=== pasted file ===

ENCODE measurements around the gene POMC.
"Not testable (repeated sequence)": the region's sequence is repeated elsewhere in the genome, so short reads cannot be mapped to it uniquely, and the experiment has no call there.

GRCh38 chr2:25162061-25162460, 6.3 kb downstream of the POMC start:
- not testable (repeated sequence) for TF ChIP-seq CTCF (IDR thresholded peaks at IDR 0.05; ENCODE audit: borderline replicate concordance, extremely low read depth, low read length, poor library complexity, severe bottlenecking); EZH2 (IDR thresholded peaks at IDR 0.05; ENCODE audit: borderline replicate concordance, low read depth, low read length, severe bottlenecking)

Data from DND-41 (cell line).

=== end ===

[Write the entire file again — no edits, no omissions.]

ENCODE measurements around the gene POMC.
"Not testable (repeated sequence)": the region's sequence is repeated elsewhere in the genome, so short reads cannot be mapped to it uniquely, and the experiment has no call there.

GRCh38 chr2:25162061-25162460, 6.3 kb downstream of the POMC start:
- not testable (repeated sequence) for TF ChIP-seq CTCF (IDR thresholded peaks at IDR 0.05; ENCODE audit: borderline replicate concordance, extremely low read depth, low read length, poor library complexity, severe bottlenecking); EZH2 (IDR thresholded peaks at IDR 0.05; ENCODE audit: borderline replicate concordance, low read depth, low read length, severe bottlenecking)

Data from DND-41 (cell line).